How investor financial literacy and investor confidence work together to increase stock market participation

October 18, 2022

Contact: Jon Meerdink (meerdink@umich.edu)

ANN ARBOR — A new paper finds that financial literacy and self-confidence both play significant roles in how people invest their money, affecting both their participation in certain investments and their willingness to invest at all.

Set for publication in the November issue of Economic Modeling, the paper used data from the 2019 Survey of Consumer Finances (SCF) to explore the relationship between investor financial literacy and self-confidence with the goal of determining which had a bigger impact on investor behavior. 

The paper finds that people with higher financial literacy are more likely to invest, but people with both high financial literacy and high confidence in the economy are more likely to take on somewhat riskier investments, creating more diverse portfolios as a result.

“There’s long been a bit of a puzzle about why participation rates in stock markets in the U.S., and around the world, really, are pretty low,” said Joanne Hsu, Director of the Survey of Consumers at the University of Michigan’s Institute for Social Research (ISR) and one of the paper’s four authors. “Nearly half of American households do not directly own stocks. So we were trying to understand to what extent does financial literacy play into that? To what extent does investor confidence, whether that’s confidence in your own ability to manage your finances or confidence in the economy, play into that as well?”

Other studies have previously demonstrated that financial literacy has a positive influence on stock market behavior; people who are more financially literate tend to invest at a higher rate. But it wasn’t clear whether it was financial knowledge or the feeling of being secure in one’s financial knowledge that affects investor behavior. This paper demonstrates that people with higher confidence in themselves and the economy tend to be more willing to spend on riskier investments like stocks rather than lower-risk investments like bonds.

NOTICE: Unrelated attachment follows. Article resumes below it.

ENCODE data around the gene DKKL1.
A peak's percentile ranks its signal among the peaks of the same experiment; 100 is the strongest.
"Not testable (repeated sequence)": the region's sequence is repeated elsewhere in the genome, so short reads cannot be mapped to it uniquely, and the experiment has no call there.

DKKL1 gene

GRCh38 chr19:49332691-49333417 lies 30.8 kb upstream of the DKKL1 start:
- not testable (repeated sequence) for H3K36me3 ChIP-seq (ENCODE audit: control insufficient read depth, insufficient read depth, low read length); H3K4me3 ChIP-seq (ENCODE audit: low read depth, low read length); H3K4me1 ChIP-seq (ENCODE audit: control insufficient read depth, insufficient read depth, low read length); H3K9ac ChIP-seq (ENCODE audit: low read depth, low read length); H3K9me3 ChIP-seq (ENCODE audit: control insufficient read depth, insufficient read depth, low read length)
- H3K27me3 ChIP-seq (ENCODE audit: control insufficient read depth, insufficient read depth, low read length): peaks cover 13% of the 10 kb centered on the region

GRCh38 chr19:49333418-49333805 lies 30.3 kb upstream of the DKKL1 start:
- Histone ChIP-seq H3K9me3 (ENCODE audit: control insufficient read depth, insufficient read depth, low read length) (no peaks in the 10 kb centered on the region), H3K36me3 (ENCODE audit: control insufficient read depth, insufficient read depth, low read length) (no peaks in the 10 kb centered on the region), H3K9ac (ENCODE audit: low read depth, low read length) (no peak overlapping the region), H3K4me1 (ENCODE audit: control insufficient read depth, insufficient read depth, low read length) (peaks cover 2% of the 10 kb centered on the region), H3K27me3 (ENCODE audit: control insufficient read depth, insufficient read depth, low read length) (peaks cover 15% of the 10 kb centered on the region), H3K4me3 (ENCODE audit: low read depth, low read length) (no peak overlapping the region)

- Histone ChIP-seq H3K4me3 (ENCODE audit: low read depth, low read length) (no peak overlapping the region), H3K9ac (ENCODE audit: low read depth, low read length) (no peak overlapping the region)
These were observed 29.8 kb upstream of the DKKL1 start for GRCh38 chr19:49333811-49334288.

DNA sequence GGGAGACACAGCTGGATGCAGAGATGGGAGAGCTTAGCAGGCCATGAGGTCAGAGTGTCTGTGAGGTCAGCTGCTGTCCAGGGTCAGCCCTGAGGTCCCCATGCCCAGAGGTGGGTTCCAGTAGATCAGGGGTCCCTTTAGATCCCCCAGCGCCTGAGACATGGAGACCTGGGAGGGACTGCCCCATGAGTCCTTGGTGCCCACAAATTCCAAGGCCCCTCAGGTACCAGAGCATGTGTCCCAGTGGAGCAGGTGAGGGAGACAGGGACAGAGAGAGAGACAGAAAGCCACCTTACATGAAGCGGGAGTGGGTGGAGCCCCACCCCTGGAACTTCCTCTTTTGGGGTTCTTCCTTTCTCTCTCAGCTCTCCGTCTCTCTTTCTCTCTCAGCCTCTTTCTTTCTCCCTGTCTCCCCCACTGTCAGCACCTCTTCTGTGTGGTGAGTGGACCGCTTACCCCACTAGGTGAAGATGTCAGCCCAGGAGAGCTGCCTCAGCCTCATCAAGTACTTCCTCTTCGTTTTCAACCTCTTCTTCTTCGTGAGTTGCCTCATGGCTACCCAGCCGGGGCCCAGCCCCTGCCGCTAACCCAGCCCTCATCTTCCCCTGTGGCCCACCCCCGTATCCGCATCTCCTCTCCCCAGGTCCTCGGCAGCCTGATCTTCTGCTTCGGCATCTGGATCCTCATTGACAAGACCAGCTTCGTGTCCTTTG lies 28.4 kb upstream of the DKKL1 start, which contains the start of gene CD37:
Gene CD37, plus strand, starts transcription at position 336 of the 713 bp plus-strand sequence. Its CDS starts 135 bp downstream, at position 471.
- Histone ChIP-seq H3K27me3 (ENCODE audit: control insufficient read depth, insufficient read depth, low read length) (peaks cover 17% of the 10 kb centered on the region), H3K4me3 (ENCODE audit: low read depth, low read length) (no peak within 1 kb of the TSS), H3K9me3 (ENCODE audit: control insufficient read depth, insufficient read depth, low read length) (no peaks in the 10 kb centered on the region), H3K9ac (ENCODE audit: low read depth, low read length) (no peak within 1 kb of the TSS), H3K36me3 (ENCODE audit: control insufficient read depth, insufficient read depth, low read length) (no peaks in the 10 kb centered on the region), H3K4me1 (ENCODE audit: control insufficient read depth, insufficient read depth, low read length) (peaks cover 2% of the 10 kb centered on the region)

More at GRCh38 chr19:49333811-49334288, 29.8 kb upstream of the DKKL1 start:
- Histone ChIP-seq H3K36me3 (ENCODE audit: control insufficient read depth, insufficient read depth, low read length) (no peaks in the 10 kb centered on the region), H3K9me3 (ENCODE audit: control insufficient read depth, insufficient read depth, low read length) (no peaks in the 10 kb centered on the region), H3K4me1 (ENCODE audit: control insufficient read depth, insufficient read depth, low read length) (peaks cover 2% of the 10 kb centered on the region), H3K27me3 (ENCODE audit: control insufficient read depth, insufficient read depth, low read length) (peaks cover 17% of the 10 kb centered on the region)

“Confidence in the economy is much more influential for investing in the stock market than in the bond market,” said Hsu. “And that makes sense because bonds are less risky than stocks. Often you turn to the less risky assets if you think the economy is not doing well. So it was really heartening to find a very sensible result for confidence.”

The paper concludes by arguing that working to increase investor confidence, both in their own investment abilities and in the economy as a whole, could lead to greater economic health for families and individuals.

The study was conducted in collaboration with Andrej Cupák (National Bank of Slovakia and University of Economics in Bratislava), Pirmin Fessler (Oesterreichische Nationalbank), and Piotr R. Paradowski (Luxembourg Income Study (LIS) & Gdańsk University of Technology).

Read the paper in Economic Modelling via Science Direct.

See Joanne Hsu speak on Consumer Sentiment and Expectations in an Inflationary Environment in the next edition of the ISR Insights Speaker Series on Thursday, October 20, 2022.